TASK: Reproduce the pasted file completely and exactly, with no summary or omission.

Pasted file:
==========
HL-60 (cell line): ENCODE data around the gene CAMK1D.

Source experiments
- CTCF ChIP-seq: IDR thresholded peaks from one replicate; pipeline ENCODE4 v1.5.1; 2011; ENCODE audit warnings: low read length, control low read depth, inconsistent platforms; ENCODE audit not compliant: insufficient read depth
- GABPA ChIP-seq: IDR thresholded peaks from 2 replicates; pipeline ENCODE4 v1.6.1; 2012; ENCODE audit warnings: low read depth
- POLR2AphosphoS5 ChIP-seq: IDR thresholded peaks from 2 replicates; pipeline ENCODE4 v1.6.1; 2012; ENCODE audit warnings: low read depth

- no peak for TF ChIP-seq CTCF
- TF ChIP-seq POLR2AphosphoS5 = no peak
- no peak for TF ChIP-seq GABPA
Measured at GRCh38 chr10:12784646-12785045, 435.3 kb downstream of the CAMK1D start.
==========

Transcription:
HL-60 (cell line): ENCODE data around the gene CAMK1D.

Source experiments
- CTCF ChIP-seq: IDR thresholded peaks from one replicate; pipeline ENCODE4 v1.5.1; 2011; ENCODE audit warnings: low read length, control low read depth, inconsistent platforms; ENCODE audit not compliant: insufficient read depth
- GABPA ChIP-seq: IDR thresholded peaks from 2 replicates; pipeline ENCODE4 v1.6.1; 2012; ENCODE audit warnings: low read depth
- POLR2AphosphoS5 ChIP-seq: IDR thresholded peaks from 2 replicates; pipeline ENCODE4 v1.6.1; 2012; ENCODE audit warnings: low read depth

- no peak for TF ChIP-seq CTCF
- TF ChIP-seq POLR2AphosphoS5 = no peak
- no peak for TF ChIP-seq GABPA
Measured at GRCh38 chr10:12784646-12785045, 435.3 kb downstream of the CAMK1D start.